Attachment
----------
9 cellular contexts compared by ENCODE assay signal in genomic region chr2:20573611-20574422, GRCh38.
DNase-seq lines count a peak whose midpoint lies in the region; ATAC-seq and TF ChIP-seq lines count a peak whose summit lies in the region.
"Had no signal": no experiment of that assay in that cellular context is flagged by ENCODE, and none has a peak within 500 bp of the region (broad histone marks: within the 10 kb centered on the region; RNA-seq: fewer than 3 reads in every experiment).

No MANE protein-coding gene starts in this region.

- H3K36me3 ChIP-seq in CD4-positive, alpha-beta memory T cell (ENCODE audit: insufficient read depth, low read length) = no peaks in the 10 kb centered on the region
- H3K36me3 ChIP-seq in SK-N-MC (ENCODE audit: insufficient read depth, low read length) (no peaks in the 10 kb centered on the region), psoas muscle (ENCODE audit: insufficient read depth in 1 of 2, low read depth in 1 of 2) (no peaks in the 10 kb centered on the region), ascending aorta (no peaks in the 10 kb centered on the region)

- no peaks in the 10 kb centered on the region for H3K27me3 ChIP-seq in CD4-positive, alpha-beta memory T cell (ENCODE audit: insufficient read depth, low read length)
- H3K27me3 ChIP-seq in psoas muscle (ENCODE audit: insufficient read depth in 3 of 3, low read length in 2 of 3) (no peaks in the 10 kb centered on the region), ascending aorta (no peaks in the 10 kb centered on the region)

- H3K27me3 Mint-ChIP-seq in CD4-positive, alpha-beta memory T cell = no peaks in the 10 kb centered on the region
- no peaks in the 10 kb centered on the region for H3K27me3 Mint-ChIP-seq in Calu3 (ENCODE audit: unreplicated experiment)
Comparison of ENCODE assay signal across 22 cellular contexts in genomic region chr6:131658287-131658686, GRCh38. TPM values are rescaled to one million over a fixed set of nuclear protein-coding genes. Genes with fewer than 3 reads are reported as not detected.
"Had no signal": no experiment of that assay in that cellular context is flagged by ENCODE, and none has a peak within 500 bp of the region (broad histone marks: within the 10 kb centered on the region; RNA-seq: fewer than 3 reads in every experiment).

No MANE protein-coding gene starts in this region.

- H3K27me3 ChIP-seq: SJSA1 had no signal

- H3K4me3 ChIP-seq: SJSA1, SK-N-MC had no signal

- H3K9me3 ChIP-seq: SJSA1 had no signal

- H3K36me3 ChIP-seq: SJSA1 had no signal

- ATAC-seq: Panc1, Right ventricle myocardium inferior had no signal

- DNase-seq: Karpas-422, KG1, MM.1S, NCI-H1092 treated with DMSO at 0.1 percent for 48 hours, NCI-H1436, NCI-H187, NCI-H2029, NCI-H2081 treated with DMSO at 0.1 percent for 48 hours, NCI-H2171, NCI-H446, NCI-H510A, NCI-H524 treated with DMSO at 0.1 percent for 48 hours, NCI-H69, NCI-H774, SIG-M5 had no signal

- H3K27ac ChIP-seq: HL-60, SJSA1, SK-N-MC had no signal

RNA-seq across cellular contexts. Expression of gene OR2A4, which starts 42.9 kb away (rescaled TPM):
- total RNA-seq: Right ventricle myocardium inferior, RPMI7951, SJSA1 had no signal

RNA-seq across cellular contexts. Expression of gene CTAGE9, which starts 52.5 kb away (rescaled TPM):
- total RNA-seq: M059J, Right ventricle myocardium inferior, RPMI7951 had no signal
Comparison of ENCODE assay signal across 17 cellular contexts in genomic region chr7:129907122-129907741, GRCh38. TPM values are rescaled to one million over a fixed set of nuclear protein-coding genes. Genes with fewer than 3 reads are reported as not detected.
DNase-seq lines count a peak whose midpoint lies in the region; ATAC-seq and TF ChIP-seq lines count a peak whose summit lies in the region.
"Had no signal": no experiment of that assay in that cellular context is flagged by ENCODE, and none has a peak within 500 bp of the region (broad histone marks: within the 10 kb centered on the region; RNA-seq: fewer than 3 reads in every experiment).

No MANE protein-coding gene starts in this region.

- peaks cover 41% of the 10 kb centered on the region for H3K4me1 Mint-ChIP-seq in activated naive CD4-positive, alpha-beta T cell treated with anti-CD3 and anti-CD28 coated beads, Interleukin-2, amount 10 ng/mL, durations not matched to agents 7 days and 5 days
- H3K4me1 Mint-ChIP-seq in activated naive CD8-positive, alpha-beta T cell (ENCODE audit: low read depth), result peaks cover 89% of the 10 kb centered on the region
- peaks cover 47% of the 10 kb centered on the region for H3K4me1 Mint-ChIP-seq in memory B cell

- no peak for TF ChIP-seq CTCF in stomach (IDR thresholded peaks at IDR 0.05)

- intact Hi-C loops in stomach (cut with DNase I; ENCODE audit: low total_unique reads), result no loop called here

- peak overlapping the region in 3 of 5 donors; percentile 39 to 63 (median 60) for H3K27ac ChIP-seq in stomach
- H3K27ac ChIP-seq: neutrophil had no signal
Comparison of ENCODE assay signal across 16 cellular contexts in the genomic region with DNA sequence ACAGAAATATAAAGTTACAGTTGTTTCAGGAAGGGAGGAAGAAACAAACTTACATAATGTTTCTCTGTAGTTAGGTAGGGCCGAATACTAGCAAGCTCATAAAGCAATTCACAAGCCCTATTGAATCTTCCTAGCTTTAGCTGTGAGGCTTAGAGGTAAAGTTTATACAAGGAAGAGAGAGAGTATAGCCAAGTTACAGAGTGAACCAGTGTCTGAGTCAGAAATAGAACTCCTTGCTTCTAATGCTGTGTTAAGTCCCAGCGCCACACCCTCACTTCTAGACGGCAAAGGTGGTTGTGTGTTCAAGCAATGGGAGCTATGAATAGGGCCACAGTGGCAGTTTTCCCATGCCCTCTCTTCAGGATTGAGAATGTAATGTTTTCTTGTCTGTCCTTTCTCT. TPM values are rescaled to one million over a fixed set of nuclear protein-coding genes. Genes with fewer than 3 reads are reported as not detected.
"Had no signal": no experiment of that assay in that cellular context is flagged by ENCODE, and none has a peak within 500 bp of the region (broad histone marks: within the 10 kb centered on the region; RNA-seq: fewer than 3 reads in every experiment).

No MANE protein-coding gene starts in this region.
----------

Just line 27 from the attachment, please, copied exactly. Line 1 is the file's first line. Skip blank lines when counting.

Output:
"Had no signal": no experiment of that assay in that cellular context is flagged by ENCODE, and none has a peak within 500 bp of the region (broad histone marks: within the 10 kb centered on the region; RNA-seq: fewer than 3 reads in every experiment).